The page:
This is elegant, beautiful and is amazing.  I taste citrus, pear, raspberry, flowers with some herbs and spice at the end.

In the words of the late Lily Bollinger, figurehead of the Bollinger champagne house, describing her attitude toward drinking Champagne:

“I drink it when I’m happy and when I’m sad. Sometimes I drink it when I’m alone. When I have company I consider it obligatory. I trifle with it if I’m not hungry and drink it when I am. Otherwise, I never touch it, unless I’m thirsty.” 

A very smart lady giving me the right direction on enjoying this holiday season.  Will you join me?


Cornerstone Cellars and J Vineyards Make a Vacation Better

Punta Mita, Mexico.  It’s become the home that I can’t afford away from home – at least on a sustained basis.  Of course there is always a story behind the story.  More than 10 years ago when I worked in a different position, I had to buy trip insurance because inevitably the company that I worked for would force me to cancel my vacations due to a crisis.  In their defense, the company was going through a SEC investigation and communication was very important.

One New Year’s Eve, my husband made me resolve that I wouldn’t cancel vacations anymore.  A few months later, we found ourselves at the Four Seasons Punta Mita.  This was the first time we had gotten away in ages and the first time we left our daughter who may have been 12 weeks old at the time.

We had an amazing trip and after several bottles of wine, we decided we were curious about the Residence Clubs the Four Seasons were building.  In the dark, we snuck under the fence, climbed into the unit and saw how amazing it was.  My childhood trips involved driving many miles in a station wagon, all of us sleeping in one room at the Radisson Inn and nothing that remotely resembled a Four Seasons experience.  Let’s just say that we made the decision to purchase and have not regretted it once.

But, wine is high on my Maslow’s Hierarchy of Needs and prior to this visit, I found the lack of selection along with the cost to buy imported wine in Mexico to be a hindrance.  I take a lot of care in selecting what we will take to dinner or drink watching the sun set.

Usually, I don’t take samples to Mexico, but in this case, I had great relationships with two wineries that I consider special and who happened to send wines that paired well with my happy experience.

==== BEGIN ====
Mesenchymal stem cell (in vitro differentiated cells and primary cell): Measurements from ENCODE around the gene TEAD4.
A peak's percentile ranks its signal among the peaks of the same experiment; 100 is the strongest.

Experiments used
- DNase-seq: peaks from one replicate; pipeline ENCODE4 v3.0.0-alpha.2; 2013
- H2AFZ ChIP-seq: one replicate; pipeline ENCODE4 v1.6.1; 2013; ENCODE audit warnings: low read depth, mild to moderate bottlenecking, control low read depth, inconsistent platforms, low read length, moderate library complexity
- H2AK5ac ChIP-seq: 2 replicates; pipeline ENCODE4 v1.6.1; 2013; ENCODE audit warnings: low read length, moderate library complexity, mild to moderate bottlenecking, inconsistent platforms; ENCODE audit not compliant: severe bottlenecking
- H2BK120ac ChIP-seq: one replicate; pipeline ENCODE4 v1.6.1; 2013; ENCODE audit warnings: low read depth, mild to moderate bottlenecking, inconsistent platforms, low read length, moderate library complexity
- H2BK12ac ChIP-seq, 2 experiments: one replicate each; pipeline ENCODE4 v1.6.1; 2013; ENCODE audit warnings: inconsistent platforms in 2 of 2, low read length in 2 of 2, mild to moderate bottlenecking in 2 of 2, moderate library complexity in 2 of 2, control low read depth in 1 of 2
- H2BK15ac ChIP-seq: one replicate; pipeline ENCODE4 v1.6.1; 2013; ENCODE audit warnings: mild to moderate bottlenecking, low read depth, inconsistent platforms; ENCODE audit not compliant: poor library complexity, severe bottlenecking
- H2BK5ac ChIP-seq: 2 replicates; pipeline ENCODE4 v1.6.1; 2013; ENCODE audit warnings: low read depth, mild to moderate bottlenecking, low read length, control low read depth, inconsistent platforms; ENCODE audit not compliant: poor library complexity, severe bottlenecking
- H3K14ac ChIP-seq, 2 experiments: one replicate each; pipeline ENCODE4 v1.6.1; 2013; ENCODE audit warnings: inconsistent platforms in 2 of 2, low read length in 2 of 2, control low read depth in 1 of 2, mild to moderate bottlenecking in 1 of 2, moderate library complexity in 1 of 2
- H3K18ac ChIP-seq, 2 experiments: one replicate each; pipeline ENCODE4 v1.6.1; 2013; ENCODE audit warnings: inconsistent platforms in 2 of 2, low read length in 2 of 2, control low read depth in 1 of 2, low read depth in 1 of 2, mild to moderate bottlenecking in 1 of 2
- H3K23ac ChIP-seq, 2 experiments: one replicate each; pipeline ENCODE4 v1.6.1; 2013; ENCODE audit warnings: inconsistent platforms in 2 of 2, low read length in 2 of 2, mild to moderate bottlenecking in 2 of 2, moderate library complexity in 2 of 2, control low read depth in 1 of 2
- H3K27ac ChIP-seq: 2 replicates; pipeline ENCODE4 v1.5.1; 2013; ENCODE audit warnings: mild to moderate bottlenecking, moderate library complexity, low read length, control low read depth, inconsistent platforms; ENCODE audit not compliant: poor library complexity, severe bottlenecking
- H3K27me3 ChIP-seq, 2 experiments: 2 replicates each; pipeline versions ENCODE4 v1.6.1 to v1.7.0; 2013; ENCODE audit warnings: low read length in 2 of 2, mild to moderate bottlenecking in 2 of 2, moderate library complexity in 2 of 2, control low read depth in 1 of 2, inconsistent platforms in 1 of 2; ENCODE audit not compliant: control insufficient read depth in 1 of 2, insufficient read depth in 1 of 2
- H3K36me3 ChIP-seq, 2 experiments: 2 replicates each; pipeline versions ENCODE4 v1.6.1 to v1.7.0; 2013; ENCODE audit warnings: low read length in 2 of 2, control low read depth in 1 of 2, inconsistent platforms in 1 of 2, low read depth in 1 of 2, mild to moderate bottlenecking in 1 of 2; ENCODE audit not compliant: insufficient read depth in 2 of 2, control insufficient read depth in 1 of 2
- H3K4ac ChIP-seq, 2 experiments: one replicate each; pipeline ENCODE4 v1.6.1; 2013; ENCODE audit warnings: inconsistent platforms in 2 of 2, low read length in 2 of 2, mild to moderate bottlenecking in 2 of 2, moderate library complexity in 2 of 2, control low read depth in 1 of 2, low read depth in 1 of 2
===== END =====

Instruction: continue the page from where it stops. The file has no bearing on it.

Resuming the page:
The first is Cornerstone Cellars.  Managing Partner Craig Camp has been a long-time friend of all wine bloggers and I have been lucky enough to be included on Cornerstone’s media samples list.

We tried five wines from Cornerstone.  We began with three Sauvignon Blancs from 2009, 2010 and 2011 made in the Old World style that I love.  It was surprising to taste the changes from year to year.  This is a winery that highlights the terrior, the climate and the strengths of each vintage.  There is no size fits all blueprint for this winery.  Each wine tasted represents the spectrum from older to younger and what happens with a well-made wine with a little age.  Before I tell you how much I enjoyed each of these, the 2009 and 2010 wines are currently available as library wines, which command a premium price from the $30 2011 offering.  I loved each of them – from the complexity of the 2009 with notes of herbs, minerality and lemon peel to the freshness of the 2010 with pear, floral and oak notes.  And then there’s the younger 2012 which is also delicious with great minerality, citrus and melon notes.

My next bottle was the 2012 Cornerstone Chardonnay from Oregon.  This was a great mix of citrus, creamy textures and the steely notes of an Old World chardonnay.  The depth and textures of this wine was like unwrapping a beautiful package and the contents did not disappoint.

The last Cornerstone selection was the 2011 Pinot Noir from Oregon.  This was a great representation of Oregon Pinot with black cherry and herbal notes.

For those of you who have followed this blog, you know that I am a lover of sparkling wine and champagne.  We started with the J Vineyards Cuvee 20 NV Brut, which was delicious with lots of green apple, creaminess and lots of tropical fruit.  It was a perfect wine to sip on the patio while we watched the sun set.